Pavlovsk Park Long Ago and Forever: Scouting as a Factor in 20th Century Russian Self-Identity
An online lecture by Dr. Elizabeth Zelensky
This talk will discuss the relationship between liberalism, scouting, and childhood in both late Imperial Russia and among the Russian diaspora from 1920-1991.
Lecture materials will focus on founder of Russian scouting Oleg Pantukhoff, studying his attempt to create an institutional vehicle for “liberal” values such as self-development, initiative, and “ lichnost” (individuality). Using materials from the Oleg Ivanovich Pantukhoff Archive– which Elizabeth had access to before 2014 and are now housed within the Alexander Solzhenitsyn House of Russia Abroad Center in Moscow– this lecture will rest on archival materials alongside personal connection to scouting. Pieces from the Russian History Museum will be referenced as a part of this rich scouting tradition.
Scouting holds a special place in our speaker’s family history, as in so many Russian diaspora families. Her connections to this topic spans generations: Elizabeth’s father was a Russian scout in Yugoslavia, her mother was a Russian scout in Poland, and she and her sister were scouting members in New Jersey. Her husband was also a scout in Upstate NY, and then their children carried on this tradition in West Virginia: This summer, their grandchildren will be “zaichiki” (pre-cubs) and brownies in a Russian scout camp.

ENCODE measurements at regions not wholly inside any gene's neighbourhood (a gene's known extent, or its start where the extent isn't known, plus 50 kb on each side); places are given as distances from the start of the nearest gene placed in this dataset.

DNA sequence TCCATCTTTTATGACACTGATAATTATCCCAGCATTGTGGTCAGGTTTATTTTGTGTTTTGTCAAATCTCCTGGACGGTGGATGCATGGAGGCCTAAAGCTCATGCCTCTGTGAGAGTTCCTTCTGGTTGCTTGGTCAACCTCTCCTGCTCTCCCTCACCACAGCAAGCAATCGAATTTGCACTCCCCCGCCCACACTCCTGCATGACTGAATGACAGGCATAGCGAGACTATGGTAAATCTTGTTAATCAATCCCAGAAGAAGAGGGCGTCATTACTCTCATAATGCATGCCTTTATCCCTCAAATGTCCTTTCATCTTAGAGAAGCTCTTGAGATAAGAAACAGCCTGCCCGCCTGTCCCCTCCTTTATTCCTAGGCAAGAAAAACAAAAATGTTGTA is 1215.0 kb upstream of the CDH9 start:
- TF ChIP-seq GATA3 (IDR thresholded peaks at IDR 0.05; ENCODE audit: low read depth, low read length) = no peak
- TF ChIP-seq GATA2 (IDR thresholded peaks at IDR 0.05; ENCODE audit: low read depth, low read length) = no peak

About the Speaker
Dr. Elizabeth Zelensky is a child of the First Wave emigration. Her father was born in 1921 in Constantinople, and her mother in Poland. Her family moved to the United States after World War Two, where Elizabeth was born in New York City. She has always been fascinated by Russia– her grandparents were the main source of her idealized picture of its culture. This is why Elizabeth decided to study Russian history at university, then teach it.
She received her PhD in History from Georgetown University in 1993 and has instructed courses at George Mason University and Georgetown. She has also experience in combined linguistic and research roles as well as teaching at the United States Department of Justice and the United States State Department. Her scholarly interests focus on the discourse of Westernization in pre-revolutionary Russia, gender, childhood and spirituality.
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